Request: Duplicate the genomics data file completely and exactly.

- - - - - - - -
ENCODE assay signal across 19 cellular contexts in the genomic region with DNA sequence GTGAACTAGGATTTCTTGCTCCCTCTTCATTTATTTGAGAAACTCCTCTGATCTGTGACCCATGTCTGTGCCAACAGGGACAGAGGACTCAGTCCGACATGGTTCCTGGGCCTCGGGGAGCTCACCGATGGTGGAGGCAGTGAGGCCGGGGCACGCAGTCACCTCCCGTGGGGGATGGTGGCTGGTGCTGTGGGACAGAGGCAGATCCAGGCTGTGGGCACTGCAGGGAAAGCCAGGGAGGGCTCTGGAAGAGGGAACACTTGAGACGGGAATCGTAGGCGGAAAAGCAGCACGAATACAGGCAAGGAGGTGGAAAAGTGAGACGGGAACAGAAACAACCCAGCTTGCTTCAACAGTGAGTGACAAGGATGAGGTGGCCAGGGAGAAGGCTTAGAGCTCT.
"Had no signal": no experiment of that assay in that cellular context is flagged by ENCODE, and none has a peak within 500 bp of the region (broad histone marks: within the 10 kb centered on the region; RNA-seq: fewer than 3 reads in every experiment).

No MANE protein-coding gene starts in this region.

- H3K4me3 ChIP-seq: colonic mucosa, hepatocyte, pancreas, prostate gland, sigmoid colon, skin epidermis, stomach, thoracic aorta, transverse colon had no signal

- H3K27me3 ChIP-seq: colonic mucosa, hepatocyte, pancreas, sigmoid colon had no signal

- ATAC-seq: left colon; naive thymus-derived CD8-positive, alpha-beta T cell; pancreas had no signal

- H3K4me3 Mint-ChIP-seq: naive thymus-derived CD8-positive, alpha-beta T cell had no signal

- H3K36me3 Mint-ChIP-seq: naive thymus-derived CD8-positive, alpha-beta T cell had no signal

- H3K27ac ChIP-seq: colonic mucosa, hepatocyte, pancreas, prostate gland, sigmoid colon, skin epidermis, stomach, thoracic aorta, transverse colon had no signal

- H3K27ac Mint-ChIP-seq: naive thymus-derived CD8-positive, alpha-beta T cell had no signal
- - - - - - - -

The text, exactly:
ENCODE assay signal across 19 cellular contexts in the genomic region with DNA sequence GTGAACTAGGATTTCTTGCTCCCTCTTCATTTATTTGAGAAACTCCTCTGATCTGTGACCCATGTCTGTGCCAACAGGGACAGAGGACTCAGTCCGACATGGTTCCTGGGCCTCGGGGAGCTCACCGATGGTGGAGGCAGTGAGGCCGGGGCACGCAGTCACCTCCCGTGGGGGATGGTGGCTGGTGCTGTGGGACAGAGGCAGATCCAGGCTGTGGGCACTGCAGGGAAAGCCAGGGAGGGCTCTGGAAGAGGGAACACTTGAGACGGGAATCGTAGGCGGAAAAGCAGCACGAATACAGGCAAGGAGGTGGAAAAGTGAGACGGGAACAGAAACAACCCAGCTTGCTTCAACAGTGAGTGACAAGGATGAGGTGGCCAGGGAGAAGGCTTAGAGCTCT.
"Had no signal": no experiment of that assay in that cellular context is flagged by ENCODE, and none has a peak within 500 bp of the region (broad histone marks: within the 10 kb centered on the region; RNA-seq: fewer than 3 reads in every experiment).

No MANE protein-coding gene starts in this region.

- H3K4me3 ChIP-seq: colonic mucosa, hepatocyte, pancreas, prostate gland, sigmoid colon, skin epidermis, stomach, thoracic aorta, transverse colon had no signal

- H3K27me3 ChIP-seq: colonic mucosa, hepatocyte, pancreas, sigmoid colon had no signal

- ATAC-seq: left colon; naive thymus-derived CD8-positive, alpha-beta T cell; pancreas had no signal

- H3K4me3 Mint-ChIP-seq: naive thymus-derived CD8-positive, alpha-beta T cell had no signal

- H3K36me3 Mint-ChIP-seq: naive thymus-derived CD8-positive, alpha-beta T cell had no signal

- H3K27ac ChIP-seq: colonic mucosa, hepatocyte, pancreas, prostate gland, sigmoid colon, skin epidermis, stomach, thoracic aorta, transverse colon had no signal

- H3K27ac Mint-ChIP-seq: naive thymus-derived CD8-positive, alpha-beta T cell had no signal